St Paul unites two persons in Romans 4 in a way that is slightly disconcerting to me. God and Abraham are connected in a way that betrays my personal apathy and challenges my desire to control. God, he says, the God of Abraham is a God who gives life to the dead and calls into existence the things that do not exist. This is unsurprising if one has read the Scriptures which begin with a story of God calling to objects that seem almost to animate themselves in their obedience to his voice. Light, without apparent source, illuminates into being. Waters, already present, separate into clouds and seas. Plants, fish, animals, us… all called into being by a word or set of words, each obediently existing from the moment God calls out.
J.R.R. Tolkien penned his version of this story in his little-read Silmarillion. Absolutely stunning in its effect, he writes about angels under divine supervision singing the world into being. Every divine messenger is sent with a musical purpose and yet one sings an alternate and over-arching tune. An independent creative calling out that results in catastrophe. Evil enters through this self-serving messenger. And of course, if you’ve seen Peter Jacksons films (or better yet read the books) you’ve seen these effects. Goblins and trolls roaming in mass armies out to destroy all that is good. Evil wizards battling and destruction being withstood by a small hopeless band of friends. Tolkien was a master of story and not least because he patterned his tales or myths as he called them after a true myth. He understood both the creative art of God and also the dangerous commitment to partnership God has made.Like Tolkien, St Paul also understood there to be a partnership between this God and his amazing abilities and people much less capable. This is what I find so disconcerting. Paul writes: In hope [Abraham] believed against hope that he should become the father of many nations as he had been told. Of course, Jews everywhere believe themselves to be descendants of this promise. Paul is alluding to much more than the creation of a nation however; he is alluding to the life of Abraham as a whole.
Abraham is the man who called into being that which did not exist. The partnership that I find so difficult is the one that has the God of creation choosing to speak and call out through a man. Things change when that man calls out. The story of Genesis again and again recounts Abrahams’ ability to pray, building altars at locations that will later be important. The prayers of Abraham become the history of his descendants as they live and work the land that he has consecrated for them.
It is too much to say that Abraham created—that word is used only of God. But he believed beyond what existed for what was promised. His actions followed through as he traveled around more like a nomad rather than the cultured sophisticate that would have come from a place like Ur. And somehow, and this is what troubles me, Abraham’s prayers had power. Maybe only because God inhabited them with his power but they changed the course of history. The land he dedicated has become one of the most historic and conflicted regions on earth… a clear sign of its importance. The zenith of Abraham’s ministry calling is found when he builds an altar outside of what is today Jerusalem and exhibits his willingness to sacrifice even his son for this God.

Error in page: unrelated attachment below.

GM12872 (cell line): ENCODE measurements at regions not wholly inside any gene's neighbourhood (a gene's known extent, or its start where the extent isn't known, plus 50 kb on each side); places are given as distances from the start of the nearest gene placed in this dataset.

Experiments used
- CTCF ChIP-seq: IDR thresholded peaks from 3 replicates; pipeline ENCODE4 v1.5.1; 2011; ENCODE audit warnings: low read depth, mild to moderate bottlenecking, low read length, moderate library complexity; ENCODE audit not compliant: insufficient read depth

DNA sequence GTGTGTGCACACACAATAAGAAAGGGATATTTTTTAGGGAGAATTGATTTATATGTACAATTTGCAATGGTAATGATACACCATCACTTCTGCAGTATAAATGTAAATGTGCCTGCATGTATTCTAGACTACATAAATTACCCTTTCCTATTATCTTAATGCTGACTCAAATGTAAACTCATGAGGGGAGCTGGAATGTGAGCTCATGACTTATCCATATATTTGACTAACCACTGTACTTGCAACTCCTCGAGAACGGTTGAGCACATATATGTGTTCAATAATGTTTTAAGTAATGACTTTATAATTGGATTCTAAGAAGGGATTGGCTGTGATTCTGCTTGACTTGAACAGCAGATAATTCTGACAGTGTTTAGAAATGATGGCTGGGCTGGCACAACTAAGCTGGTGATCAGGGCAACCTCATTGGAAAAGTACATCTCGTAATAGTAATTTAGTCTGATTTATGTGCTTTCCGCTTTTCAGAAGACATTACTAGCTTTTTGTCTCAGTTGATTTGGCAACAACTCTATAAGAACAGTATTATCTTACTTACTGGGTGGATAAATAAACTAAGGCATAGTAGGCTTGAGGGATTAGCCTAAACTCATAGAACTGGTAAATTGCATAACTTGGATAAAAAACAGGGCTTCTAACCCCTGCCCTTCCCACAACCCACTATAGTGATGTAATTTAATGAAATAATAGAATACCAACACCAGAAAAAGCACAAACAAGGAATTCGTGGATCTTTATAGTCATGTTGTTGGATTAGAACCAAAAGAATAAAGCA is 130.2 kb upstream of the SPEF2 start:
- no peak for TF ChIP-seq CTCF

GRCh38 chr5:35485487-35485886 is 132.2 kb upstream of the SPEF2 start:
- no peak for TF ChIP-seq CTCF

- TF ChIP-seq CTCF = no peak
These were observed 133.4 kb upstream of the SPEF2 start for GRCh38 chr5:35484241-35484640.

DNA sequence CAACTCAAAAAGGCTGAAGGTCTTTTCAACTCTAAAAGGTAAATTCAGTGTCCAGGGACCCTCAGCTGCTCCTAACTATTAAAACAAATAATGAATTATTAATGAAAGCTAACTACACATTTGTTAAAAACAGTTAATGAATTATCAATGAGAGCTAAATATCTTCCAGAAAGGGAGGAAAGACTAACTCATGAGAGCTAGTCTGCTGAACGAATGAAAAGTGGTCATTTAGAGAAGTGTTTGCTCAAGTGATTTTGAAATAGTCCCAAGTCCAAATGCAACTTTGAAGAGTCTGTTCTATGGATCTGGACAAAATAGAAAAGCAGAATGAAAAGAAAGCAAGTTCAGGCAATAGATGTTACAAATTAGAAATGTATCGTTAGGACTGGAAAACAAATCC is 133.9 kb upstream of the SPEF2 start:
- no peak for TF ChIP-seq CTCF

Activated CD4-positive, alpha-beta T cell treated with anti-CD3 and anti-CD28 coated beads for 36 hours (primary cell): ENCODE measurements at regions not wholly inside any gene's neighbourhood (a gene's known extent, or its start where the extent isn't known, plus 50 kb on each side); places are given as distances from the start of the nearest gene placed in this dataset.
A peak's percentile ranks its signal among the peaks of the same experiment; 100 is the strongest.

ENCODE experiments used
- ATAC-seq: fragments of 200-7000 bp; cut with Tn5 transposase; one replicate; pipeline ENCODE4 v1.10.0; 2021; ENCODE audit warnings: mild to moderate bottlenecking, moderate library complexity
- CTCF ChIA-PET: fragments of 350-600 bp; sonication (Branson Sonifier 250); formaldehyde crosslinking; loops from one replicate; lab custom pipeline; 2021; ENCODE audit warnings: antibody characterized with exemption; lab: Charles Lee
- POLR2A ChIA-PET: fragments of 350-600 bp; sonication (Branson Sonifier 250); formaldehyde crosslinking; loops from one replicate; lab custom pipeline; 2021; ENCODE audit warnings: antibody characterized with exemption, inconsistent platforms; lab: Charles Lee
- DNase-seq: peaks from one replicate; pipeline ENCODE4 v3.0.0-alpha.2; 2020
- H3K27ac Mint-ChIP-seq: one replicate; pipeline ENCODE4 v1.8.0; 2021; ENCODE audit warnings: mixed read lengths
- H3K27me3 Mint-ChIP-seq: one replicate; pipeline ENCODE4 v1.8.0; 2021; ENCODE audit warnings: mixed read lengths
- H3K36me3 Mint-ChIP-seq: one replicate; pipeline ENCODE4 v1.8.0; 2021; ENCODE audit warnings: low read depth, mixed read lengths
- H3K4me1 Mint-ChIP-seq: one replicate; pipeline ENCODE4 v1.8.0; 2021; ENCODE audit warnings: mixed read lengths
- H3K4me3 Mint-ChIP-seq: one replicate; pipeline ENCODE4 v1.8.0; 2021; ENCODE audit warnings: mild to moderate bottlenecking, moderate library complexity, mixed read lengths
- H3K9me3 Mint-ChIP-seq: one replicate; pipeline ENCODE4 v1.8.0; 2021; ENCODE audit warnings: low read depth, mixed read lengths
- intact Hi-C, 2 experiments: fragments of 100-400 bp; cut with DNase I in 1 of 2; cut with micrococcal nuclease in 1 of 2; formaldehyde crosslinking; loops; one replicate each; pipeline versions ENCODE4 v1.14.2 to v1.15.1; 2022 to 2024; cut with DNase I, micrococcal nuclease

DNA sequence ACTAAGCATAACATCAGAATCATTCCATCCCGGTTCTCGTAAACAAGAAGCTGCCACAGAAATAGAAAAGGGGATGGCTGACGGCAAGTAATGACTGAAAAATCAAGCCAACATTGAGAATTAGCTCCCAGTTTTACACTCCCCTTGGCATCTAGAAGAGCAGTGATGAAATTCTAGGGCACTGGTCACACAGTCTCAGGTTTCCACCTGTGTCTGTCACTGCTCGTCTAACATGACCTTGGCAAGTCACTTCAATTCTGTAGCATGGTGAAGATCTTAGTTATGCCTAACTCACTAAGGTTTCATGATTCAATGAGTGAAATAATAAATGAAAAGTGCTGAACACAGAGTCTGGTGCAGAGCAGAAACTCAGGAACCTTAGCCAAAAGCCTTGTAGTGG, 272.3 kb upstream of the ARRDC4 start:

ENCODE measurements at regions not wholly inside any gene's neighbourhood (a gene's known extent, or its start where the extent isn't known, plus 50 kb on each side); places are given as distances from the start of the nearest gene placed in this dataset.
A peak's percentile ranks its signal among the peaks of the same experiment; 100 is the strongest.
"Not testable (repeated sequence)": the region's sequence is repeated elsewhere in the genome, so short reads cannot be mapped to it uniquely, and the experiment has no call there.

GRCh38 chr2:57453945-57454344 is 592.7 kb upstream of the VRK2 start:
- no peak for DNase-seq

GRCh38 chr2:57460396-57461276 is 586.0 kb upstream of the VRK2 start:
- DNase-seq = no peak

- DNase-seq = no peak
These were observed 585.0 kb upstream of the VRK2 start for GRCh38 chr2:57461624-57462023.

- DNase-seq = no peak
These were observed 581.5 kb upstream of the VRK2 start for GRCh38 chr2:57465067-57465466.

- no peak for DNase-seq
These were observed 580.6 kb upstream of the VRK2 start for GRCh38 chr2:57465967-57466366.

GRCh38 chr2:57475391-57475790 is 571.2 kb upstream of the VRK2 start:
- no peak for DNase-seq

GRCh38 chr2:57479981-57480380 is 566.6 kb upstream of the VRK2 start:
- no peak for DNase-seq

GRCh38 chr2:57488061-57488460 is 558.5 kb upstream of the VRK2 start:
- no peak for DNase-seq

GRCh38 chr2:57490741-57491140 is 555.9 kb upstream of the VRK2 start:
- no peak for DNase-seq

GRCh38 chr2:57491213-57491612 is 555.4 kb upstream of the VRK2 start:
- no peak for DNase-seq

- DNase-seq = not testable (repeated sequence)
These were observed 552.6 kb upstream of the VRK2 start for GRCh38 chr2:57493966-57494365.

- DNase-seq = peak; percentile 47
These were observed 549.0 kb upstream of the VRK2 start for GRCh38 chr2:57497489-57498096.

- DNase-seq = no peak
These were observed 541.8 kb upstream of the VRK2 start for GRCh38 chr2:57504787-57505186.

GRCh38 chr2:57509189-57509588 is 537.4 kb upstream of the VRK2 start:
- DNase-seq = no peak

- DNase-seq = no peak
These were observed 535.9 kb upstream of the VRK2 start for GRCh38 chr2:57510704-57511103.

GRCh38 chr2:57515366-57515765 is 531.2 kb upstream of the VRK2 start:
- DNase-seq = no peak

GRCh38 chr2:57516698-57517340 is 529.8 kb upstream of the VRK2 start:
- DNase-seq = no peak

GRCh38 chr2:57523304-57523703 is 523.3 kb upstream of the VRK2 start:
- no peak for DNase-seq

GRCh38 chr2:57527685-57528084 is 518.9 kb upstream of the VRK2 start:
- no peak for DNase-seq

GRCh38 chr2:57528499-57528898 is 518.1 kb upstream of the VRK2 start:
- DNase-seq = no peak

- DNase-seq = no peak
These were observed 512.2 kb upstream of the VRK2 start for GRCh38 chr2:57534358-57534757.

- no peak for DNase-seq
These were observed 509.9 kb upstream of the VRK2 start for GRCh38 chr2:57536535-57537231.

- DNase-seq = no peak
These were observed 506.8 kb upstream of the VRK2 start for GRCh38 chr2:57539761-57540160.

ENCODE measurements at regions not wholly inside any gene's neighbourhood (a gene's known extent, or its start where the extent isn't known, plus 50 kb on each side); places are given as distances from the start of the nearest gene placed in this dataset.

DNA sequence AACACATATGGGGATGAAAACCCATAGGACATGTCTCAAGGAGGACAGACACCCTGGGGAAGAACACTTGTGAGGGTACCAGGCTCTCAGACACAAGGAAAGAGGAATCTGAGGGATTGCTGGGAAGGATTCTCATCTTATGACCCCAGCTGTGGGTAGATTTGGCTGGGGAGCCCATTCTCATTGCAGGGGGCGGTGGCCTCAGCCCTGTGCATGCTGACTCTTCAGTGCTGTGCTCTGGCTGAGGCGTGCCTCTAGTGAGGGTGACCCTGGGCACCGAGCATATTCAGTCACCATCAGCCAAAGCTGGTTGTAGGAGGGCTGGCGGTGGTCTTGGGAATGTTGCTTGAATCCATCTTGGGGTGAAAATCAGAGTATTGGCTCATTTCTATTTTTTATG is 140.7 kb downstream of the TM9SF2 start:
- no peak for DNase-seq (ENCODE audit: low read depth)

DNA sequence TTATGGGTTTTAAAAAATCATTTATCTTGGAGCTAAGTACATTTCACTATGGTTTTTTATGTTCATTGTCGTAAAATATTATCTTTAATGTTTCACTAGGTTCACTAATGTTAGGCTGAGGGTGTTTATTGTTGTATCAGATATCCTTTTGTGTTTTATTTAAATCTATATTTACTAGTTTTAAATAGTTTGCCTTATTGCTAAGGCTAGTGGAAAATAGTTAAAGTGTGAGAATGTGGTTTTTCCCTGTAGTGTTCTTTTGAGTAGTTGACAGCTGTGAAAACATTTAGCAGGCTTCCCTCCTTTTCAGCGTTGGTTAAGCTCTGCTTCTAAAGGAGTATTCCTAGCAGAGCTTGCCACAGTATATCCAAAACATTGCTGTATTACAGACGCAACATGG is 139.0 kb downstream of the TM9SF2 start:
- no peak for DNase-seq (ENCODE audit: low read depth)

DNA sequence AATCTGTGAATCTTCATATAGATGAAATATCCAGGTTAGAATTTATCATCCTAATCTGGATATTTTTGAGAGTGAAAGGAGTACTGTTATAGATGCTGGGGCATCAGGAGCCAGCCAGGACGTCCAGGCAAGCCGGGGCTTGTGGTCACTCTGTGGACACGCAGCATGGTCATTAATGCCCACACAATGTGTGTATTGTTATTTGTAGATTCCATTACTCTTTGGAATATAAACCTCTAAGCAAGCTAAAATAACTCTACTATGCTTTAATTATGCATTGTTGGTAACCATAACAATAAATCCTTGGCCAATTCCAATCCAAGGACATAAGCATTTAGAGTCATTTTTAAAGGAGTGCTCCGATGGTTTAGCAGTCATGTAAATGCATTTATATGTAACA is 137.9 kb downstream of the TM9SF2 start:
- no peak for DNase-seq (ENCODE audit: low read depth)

To those of us who are called much later in time than Abraham, prayer is still calling into being that which does not exist. It only works, of course, if we are actually calling into being what God has longed for. But something tells me that Abraham had a sense, a knack for understanding the mind of God seeking and finding what God desired for him to find.
St Paul’s realization is that the storyline of Scripture rests on God and his immense creative power, never even closely rivaled by a human and yet constantly partnering with them. It is through people like Abraham, weak and vacillating that He chooses to speak some of his most amazing words. The redemption of man was prayed into existence partly by Abraham who literally acted out the foreshadowing image of a father sacrificing a son on the same mountain that would one day see a divine reenactment.
So who knows what today should exist? It’s a remarkable question to ask ourselves since the story of one man who took God seriously changed the world. What would exist if we looked into the nothingness that is and envisioned the heart of God for our world. What unity? What beauty? What hope? What partnerships? What love? What ancient walls rebuilt? God is the Kingdom builder who calls redemptively to things that are broken. Yet He seems to wait for the sojourners like Abraham who will dwell in temporary fashion, here stopping, then going, always praying, always temporary, and always seeking a world that their eyes have yet to behold.
Intercession is a calling. More than prayer, it’s a driving heart cry. People echoing the heart of their God as He seeks to move in the midst of the world. Where they stop and pray, watch for later events, the consecrated earth will give birth again to the seedlings of faith. Who knows what might be if we once again listen to the heart of our Father and in our weakness echo his calling through prayer into the world He has placed us.